July 16, 2007

What can you do with a day's pay?

Lempiras, Honduran moneyA day's pay or pocket change?

I have this habit that I just can't get over. El Jefe doesn't like it so I usually keep it to myself but every now and then it just pops out.

Back in the U.S., I would often justify buying some silly kitchen gadget or a new plant or other nonessentials by telling myself, "Well, it only costs the same as a trip to McDonald's."

Here in Honduras, I often think of the cost of things as how it compares with an average unskilled Honduran worker's daily wage. Let's use L.100 per day as an example (US $5.29). Agricultural workers and maids usually make less than this, unskilled construction workers are now usually making a little more, but L. 100 is a nice round number.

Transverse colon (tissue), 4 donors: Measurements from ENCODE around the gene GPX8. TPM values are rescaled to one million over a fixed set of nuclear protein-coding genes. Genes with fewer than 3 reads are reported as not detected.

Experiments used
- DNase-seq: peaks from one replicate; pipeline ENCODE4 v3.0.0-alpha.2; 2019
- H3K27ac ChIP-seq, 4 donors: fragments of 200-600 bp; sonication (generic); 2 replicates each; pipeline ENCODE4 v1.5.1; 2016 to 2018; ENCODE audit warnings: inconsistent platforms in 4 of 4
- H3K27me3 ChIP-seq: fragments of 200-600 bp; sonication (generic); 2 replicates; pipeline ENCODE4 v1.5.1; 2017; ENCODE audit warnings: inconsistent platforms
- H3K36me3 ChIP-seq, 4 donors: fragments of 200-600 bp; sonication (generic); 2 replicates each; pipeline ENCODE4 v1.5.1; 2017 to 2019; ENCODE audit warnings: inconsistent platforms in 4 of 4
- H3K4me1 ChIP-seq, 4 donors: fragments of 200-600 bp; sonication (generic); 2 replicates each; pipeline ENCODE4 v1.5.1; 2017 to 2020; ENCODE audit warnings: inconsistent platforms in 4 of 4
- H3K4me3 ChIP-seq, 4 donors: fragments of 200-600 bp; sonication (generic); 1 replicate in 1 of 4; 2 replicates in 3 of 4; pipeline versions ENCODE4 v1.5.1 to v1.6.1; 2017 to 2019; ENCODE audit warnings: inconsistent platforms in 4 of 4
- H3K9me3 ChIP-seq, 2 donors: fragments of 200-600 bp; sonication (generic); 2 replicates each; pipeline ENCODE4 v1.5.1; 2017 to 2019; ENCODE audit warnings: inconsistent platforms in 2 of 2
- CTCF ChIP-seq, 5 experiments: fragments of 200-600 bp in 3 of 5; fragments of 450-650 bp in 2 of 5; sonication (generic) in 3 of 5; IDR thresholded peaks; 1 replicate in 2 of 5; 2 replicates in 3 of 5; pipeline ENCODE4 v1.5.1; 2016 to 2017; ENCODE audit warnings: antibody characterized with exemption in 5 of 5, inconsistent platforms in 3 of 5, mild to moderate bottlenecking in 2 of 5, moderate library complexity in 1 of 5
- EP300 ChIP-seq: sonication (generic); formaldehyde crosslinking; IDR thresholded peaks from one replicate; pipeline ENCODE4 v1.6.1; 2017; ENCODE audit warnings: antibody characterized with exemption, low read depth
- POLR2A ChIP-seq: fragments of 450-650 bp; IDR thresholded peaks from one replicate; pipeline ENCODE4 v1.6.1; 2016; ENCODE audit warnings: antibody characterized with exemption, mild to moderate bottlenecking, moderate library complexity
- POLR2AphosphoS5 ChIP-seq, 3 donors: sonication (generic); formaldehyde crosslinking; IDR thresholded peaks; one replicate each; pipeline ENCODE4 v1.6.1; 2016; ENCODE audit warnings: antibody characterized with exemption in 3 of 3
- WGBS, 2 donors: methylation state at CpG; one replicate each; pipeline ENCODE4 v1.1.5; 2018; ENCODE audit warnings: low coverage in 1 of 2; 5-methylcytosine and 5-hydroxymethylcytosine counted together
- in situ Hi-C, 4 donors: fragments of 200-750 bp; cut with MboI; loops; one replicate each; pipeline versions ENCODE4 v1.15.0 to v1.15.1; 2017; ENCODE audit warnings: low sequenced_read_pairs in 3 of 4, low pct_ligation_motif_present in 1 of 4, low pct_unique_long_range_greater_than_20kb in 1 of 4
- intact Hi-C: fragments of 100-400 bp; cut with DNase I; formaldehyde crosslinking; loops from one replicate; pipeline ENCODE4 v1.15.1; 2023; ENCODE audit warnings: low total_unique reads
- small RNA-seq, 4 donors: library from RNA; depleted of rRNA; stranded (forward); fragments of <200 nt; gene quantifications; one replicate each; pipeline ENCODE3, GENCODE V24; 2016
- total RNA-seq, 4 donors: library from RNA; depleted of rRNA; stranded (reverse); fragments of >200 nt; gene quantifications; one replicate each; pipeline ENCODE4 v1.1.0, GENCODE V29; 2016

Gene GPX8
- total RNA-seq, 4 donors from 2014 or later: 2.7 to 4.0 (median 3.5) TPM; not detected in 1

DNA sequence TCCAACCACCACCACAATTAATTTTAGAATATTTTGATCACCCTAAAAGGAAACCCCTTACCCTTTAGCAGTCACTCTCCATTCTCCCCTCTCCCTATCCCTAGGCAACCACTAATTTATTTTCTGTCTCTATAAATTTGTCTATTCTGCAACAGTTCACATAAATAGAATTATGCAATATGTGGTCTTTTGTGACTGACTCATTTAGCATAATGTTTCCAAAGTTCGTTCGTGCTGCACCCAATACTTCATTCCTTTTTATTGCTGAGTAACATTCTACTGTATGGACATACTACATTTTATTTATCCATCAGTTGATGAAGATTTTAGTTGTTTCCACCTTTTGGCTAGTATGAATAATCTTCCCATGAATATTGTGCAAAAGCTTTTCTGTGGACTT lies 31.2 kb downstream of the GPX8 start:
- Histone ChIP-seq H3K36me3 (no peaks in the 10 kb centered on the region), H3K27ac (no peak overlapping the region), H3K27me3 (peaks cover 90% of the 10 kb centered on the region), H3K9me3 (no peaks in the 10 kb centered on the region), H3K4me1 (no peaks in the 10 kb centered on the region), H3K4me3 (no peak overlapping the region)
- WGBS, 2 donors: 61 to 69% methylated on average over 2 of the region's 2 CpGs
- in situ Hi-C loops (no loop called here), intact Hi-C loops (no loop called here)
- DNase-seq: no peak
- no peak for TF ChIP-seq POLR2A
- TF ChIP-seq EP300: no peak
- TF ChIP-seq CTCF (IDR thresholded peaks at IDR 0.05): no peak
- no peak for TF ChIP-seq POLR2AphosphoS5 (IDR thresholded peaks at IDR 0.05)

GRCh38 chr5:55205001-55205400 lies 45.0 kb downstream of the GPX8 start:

So, with my 100 lemps, I could buy:

  • a Wendy's combo and a Frosty.
  • a taxi to town and back for one of us, or both of us if we were lucky enough to catch a collectivo taxi.
  • 2 1/2 pounds of meat
  • a Triple Chocolate Meltdown at Applebee's − no wait, I'd need another L.22 for tax and tip, but I think they have one or two other desserts in the L.100 price range.
  • a chicken and a small bag of rice.
  • about 1 1/2 gallons of gas.
  • 3 loaves of bread
  • a banana split and a cappuccino at Baskin Robbins.
  • 50-100 bananas.

So looking at it another way, my day's pay could cover my transportation to work or it could allow me one meal per day, but not both.

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